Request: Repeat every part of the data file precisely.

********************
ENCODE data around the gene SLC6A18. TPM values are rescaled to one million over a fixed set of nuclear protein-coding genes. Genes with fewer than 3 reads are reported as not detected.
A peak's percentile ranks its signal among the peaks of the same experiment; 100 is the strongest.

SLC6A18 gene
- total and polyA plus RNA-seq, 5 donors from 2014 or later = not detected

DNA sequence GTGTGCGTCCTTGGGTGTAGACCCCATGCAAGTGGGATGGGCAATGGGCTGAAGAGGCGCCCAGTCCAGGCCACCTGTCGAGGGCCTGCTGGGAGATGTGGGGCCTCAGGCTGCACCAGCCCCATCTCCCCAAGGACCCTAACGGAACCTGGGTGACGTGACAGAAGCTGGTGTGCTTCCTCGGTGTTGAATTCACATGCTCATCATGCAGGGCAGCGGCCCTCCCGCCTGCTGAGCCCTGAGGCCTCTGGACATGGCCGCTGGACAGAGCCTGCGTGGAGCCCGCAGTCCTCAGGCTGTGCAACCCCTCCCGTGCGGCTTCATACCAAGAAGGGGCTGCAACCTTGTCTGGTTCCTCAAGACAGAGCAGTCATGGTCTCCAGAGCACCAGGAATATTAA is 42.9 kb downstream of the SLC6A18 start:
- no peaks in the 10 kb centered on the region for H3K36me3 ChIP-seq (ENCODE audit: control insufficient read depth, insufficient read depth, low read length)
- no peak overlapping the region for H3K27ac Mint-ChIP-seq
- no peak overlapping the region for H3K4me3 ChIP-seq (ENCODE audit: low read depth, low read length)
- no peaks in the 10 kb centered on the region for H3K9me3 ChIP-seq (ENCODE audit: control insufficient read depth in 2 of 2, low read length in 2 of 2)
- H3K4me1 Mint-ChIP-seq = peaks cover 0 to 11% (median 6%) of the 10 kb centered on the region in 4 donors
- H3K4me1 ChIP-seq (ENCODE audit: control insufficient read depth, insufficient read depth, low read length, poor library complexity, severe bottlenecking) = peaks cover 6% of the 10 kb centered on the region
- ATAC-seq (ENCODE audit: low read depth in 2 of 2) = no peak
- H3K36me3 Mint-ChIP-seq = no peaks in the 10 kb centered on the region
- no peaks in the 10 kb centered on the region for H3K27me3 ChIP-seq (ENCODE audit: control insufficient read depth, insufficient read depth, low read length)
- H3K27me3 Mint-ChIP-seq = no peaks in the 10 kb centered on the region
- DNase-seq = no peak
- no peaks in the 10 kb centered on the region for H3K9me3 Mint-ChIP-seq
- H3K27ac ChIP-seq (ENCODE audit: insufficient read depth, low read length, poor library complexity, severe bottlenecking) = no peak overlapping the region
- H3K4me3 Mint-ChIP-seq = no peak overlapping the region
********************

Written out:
ENCODE data around the gene SLC6A18. TPM values are rescaled to one million over a fixed set of nuclear protein-coding genes. Genes with fewer than 3 reads are reported as not detected.
A peak's percentile ranks its signal among the peaks of the same experiment; 100 is the strongest.

SLC6A18 gene
- total and polyA plus RNA-seq, 5 donors from 2014 or later = not detected

DNA sequence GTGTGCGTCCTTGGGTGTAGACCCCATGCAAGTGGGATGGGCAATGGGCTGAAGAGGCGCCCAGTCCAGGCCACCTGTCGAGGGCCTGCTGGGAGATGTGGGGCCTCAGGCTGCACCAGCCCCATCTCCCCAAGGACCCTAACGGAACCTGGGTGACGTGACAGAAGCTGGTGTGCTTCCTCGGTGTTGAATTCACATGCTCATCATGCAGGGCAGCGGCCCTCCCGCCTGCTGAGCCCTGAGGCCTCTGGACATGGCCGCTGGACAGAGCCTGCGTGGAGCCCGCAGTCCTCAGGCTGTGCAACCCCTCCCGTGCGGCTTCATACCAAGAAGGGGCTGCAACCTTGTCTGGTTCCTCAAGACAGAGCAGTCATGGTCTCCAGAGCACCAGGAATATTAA is 42.9 kb downstream of the SLC6A18 start:
- no peaks in the 10 kb centered on the region for H3K36me3 ChIP-seq (ENCODE audit: control insufficient read depth, insufficient read depth, low read length)
- no peak overlapping the region for H3K27ac Mint-ChIP-seq
- no peak overlapping the region for H3K4me3 ChIP-seq (ENCODE audit: low read depth, low read length)
- no peaks in the 10 kb centered on the region for H3K9me3 ChIP-seq (ENCODE audit: control insufficient read depth in 2 of 2, low read length in 2 of 2)
- H3K4me1 Mint-ChIP-seq = peaks cover 0 to 11% (median 6%) of the 10 kb centered on the region in 4 donors
- H3K4me1 ChIP-seq (ENCODE audit: control insufficient read depth, insufficient read depth, low read length, poor library complexity, severe bottlenecking) = peaks cover 6% of the 10 kb centered on the region
- ATAC-seq (ENCODE audit: low read depth in 2 of 2) = no peak
- H3K36me3 Mint-ChIP-seq = no peaks in the 10 kb centered on the region
- no peaks in the 10 kb centered on the region for H3K27me3 ChIP-seq (ENCODE audit: control insufficient read depth, insufficient read depth, low read length)
- H3K27me3 Mint-ChIP-seq = no peaks in the 10 kb centered on the region
- DNase-seq = no peak
- no peaks in the 10 kb centered on the region for H3K9me3 Mint-ChIP-seq
- H3K27ac ChIP-seq (ENCODE audit: insufficient read depth, low read length, poor library complexity, severe bottlenecking) = no peak overlapping the region
- H3K4me3 Mint-ChIP-seq = no peak overlapping the region